EMILY BOBROW | MOREOVER | November 13th 2007
A new book about Charles Schulz, creator of "Peanuts", has been slammed by Schulz's son. But few good biographies please those closest to the subject, writes Emily Bobrow. The truth gets in the way ... [UPDATE: Monte Schulz comments on this piece, and the biography, below ... ]
Special to MORE INTELLIGENT LIFE
Special to MORE INTELLIGENT LIFE
I've been intrigued by the controversy over "Schulz and Peanuts", David Michaelis's fine new authorised biography of Charles Schulz, creator of the "Peanuts" comic strip. Critics have praised it as a meaty and well-rendered portrait (indeed, it is very good). But the Schulz family has complained: the Schulz of "Schulz and Peanuts" is ambitious, competitive, religious, funny and unhappy, full of old grudges and and fresh anxieties. "That biography is so absurdly false in so many ways", said Monte Schulz, a son of Charles. "It's not true."
Does any biography ever feel "true" to those close to the subject? (And does any adoring son fully know the vices of the father? ) It is for good reason that biographers are often sued.
Although it is rare for an authorised profile to be so flatly rejected by the family, the very nature of a biography should make any sensible person squeamish. It is the most popular form of non-fiction, because we, the readers, are nosy. We are voyeurs. We admire the lives of "great men", but also we relish their shortcomings (which help us to understand our own). When we walk the rails of a famous life, we want to see blood on the tracks. And it is the biographer's job to satisfy the reader, not the subject's family (or even the subject).
"If nothing but the bright side of characters should be shewn," Samuel Johnson told Boswell, his biographer, "we should sit down in despondency, and think it utterly impossible to imitate them in any thing."
Families often vainly hope that a biographer will truly "see" their dearly departed husband, or father, or wife, or mother, for who he or she was. (A conceit as forlorn, perhaps, as our own desire to be "seen" for ourselves.) They offer free access to private letters and personal documents in eager expectation. "Finally", they must think, "the record will be set straight".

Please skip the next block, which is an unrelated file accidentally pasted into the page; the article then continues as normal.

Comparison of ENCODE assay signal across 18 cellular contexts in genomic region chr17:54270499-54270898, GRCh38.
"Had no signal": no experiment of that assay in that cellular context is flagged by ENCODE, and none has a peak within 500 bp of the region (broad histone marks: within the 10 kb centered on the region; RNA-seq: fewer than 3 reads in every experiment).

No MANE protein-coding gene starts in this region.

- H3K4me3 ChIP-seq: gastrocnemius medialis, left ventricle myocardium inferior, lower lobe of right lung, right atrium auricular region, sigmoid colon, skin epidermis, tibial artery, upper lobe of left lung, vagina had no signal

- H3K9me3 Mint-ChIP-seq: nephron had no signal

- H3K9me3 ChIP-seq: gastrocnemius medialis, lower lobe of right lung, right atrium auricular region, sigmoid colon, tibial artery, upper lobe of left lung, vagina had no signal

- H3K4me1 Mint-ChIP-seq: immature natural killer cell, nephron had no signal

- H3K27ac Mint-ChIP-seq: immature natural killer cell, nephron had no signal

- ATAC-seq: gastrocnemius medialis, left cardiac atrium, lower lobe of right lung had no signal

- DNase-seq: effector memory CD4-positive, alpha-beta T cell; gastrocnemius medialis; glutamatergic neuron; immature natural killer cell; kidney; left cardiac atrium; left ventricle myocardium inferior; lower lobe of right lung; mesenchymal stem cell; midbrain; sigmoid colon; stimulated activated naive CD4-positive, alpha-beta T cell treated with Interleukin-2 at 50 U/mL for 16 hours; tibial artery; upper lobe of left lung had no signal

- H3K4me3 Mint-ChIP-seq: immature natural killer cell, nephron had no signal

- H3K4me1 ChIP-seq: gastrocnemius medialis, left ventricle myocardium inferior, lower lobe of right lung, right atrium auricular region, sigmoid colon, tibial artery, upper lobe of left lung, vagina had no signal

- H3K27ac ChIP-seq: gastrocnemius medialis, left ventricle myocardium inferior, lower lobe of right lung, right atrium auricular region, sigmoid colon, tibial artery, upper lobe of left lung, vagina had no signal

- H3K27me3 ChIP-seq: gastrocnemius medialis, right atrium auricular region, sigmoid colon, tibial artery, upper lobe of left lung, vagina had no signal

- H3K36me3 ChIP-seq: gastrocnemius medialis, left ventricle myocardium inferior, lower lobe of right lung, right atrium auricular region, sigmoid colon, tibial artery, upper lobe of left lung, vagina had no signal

But this is silly. Sonia Orwell, George Orwell's widow, had just such a guileless notion when she handed over everything she could to Bernard Crick, Orwell's authorised biographer. She presumed, evidently, that Crick would understand her man the same way she did. Alas, no: "the works are greater than the man", he wrote in his introduction. She was not pleased.
If biography is, as José Ortega Y Gasset said, "a system in which the contradictions of a human life are unified", how is that not a messy, arrogant process? By necessity, the author must favour the stories and anecdotes that enable cohesion, over those that don't. We are large enough to contain multitudes, until we are important enough to have our lives chronicled. The fact that we rarely add up is the biographer's problem. The awkward art is in solving it.
"The biographer at work," wrote Janet Malcolm in "The Silent Woman", her book about Sylvia Plath, "is like the professional burglar, breaking into a house, rifling through certain drawers that he has good reason to think contain the jewellery and money, and triumphantly bearing his loot away."
Malcolm, a reliably bracing writer and a biographer in her own right, is known for turning the delicious phrase. She often speaks the harshest truths, run through a sieve of barbed wire. When it comes to a subject's relatives, she writes, "they are like the hostile tribes an explorer encounters and must ruthlessly subdue to claim his territory." (Malcolm practises what she preaches. A few of her subjects have the misfortune of still being alive.)
Of course, biographers begin with a guiding hunch. That isn't to say they can't be surprised or set straight by new sources and discoveries. It's just that a biography is the work of a storyteller. The desire to tell a good story--and shouldn't there be one?--must make the author an analytical creator, not a benign collaborator. The family may never be happy. "The novelist is free", wrote Virginia Woolf, "the biographer is tied."
Ultimately, of course, the "real" person is elusive. We're always left with the stories, and our unreliable interpretations of them. Malcolm muses on this humbling conundrum in her latest book, "Two Lives: Gertrude and Alice": "Biography and autobiography are the aggregate of what, in the former, the author happens to learn, and, in the latter, he chooses to tell." And neither will ever be "true".
(Hear Emily Bobrow talking to David Michaelis about his book, "Schulz and Peanuts".)